• Building a Better Climber: Final Part
  • Building a Better Climber: Part 7
  • Building a Better Climber: Part 6
  • Building a Better Climber: Part 5
  • The Training Effect: Methods by Steve House
  • Building a Better Climber: Part 4
  • Building a Better Climber: Part 3
  • Building a Better Climber: Part 2
  • Building a Better Climber: Part 1
  • Catch of the Day
  • The Unnatural Way to Climb
  • Too Hard for a Caveman
  • Never Get Pumped Again
  • Should You Add Weight or Use Smaller Holds on a Hangboard
  • Training for Climbing: Injured? Train Your Core!
  • Cheap Tricks
  • How to Mentally Train
  • How to Power Train for Climbing
  • Boost Power With Eccentric Training
  • Tips for Better Onsighting
  • Should You Lose Weight or Get Stronger?
  • Does Running or Biking Improve Your Climbing?
  • Is Protein Important?
  • Getting Strong After a Layoff
  • Training While Hungry
  • HowTo Use Microcycles
  • Improving Slab Technique
  • How to Unlock a Crux
  • Best Ratio of Resting to Bouldering
  • Training During Pregnancy
  • Using Your Hangboard the Right Way
  • Maximizing a Small Home Wall
  • How to Stay Psyched
  • How to Prevent Bonking
  • Using a Weight Belt For Training
  • Regaining Confidence After a Fall
  • Dynamic vs. Static Stretching
  • Overcome Anxiety and Send!
  • The Importance of Finger Strength
  • Do Forearm Trainers Work?
  • Maximum Training in Minimum Time
  • Dialing in Crampon Technique
  • Ultimate Strength
  • Periodized Training For the Year-round Approach
  • The Secrets of Warming Up
  • Beat the Ice-Climbing Pump
  • Resting the Perfect Amount
  • How To Recover On Route
  • Does Creatine Work?
  • Can Old Guys Get Stronger?
  • Recovery Supplement Truths
  • Euro Training Secrets
  • How to Beat Fear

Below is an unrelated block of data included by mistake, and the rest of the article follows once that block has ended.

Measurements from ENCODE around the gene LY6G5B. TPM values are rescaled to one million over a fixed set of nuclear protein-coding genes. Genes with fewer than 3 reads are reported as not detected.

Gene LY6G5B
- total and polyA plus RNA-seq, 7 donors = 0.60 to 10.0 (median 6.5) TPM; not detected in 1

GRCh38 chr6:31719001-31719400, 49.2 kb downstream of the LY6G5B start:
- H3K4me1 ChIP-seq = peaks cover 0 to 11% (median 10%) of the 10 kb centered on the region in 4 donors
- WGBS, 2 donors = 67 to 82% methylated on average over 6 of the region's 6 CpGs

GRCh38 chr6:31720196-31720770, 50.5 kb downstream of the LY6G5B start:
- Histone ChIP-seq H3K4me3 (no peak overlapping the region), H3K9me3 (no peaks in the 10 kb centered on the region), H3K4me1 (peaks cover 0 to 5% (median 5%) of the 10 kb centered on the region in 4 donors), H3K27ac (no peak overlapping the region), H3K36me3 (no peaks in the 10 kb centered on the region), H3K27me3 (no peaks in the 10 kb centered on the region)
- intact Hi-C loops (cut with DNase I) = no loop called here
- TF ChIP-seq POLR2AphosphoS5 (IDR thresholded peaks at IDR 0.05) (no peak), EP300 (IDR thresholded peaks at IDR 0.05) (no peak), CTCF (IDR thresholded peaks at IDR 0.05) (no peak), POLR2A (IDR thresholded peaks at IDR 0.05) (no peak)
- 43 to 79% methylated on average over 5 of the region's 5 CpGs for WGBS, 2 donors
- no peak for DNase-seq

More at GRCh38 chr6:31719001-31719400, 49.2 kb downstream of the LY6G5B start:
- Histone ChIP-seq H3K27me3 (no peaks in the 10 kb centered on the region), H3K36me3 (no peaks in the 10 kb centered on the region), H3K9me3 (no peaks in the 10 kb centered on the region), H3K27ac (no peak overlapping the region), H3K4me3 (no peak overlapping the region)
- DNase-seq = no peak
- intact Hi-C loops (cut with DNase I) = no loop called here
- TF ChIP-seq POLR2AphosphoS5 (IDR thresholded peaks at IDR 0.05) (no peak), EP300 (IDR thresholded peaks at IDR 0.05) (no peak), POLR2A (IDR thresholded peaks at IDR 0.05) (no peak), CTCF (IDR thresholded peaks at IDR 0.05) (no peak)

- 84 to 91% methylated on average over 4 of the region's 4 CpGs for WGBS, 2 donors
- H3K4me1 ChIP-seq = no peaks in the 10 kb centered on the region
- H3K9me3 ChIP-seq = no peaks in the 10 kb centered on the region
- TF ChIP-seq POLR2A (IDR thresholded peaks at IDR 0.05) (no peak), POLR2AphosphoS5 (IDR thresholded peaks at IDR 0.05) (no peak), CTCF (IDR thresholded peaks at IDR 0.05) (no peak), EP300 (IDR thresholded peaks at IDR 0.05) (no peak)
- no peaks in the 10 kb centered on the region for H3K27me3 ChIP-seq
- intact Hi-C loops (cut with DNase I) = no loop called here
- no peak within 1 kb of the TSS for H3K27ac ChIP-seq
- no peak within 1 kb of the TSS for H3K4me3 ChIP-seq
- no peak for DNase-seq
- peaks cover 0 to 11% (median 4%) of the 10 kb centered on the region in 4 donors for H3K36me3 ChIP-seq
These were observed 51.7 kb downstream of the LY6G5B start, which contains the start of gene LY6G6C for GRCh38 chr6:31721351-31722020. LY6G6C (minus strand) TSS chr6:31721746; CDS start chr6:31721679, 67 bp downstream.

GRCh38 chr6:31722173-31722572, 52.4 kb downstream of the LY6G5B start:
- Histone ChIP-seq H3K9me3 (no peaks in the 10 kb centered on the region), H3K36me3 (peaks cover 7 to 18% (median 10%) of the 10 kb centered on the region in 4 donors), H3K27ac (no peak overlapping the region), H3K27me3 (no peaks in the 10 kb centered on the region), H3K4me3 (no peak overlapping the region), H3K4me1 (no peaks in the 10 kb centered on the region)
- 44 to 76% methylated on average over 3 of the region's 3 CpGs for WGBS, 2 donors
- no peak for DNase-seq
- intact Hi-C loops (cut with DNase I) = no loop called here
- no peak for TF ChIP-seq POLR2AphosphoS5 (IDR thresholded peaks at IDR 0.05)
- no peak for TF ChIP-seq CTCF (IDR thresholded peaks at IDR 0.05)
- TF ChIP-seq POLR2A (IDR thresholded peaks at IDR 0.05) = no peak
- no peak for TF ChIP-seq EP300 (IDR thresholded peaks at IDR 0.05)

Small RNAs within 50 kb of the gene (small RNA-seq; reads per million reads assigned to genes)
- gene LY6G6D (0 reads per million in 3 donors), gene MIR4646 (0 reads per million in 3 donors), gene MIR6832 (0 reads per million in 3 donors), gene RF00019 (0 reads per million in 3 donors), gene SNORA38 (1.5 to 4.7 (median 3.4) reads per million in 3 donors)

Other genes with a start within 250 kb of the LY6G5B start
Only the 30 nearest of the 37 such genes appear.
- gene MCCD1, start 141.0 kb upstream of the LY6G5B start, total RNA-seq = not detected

• How Often Should You Rest?
  • Training With an Injury
  • Avoiding the Gear-Placement Pump
  • How to Develop Sloper Strength
  • Warming Up Without Warm-Ups
  • Beating the Lactic Acid Pump
  • Video Spotlight
    GII The way up to the summit (part 2)
    GII The way up to the summit (part 2)

    Warming Up Without Warm-Ups


    I have a project at a crag that has only hard (for me) routes. All the routes have low cruxes, right off the ground, as well as hard, tweaky climbing throughout. How do I warm up at a place with no warm-ups? —Jeff Jackson, Basalt, CO

    This is a great question as it's just the sort of thing they forget to tell you in the how-to books. Properly warming up is the biggest determinant of how well you will climb that day. When you simply can't do the good old pyramid-style build-up of three routes in ascending grade order, do a pulse raiser such as a jog-on-the-spot or jump rope for five minutes. Next do some mobility exercises such as shoulder circles and finger clenches. Then, if the crag lends itself, some pull-ups with feet for assistance on a few jugs at the base and some hangs on the least tweaky holds. Next up, and again if the crag lends itself, some low-level traversing, but it sounds like in this case the crag is pretty tough. In which case keep your pump on and simply walk along the base while you traverse with your hands on the holds. If the cliff is overhanging you will be able to recruit the relevant muscles and tendons in a controlled way without tweaking them. (This is also a useful tip for warming up on a steep and difficult woody.) If traversing of any kind simply isn't possible, then get on the least tweaky route. At Rodellar I was once forced to abandon a 5.10 with a mono move and switch to a neighboring 5.11a that had kinder holds. Grab draws, and if the route is way beyond the level of your usual first route, then ask your belayer to take. This way the sequence becomes more like a bouldering warm-up than a traditional-routes warm-up, and hence can work almost as well. You should also stretch your forearms while hanging on the rope. If the terrain is really fierce, simply pull on the draws instead of the worst holds. Forget how this might look to others. You'll be the one smiling when you send your project. The next step is to incorporate some sort of warm-up pump, but you can probably do this on your project by doing links. It's always the first part that will be trickiest at a tough crag. The thing that we love and hate about climbing is that you can't always simulate the gym environment at the crag, but with a little shrewdness you will be able to get yourself in gear without anything going twang.

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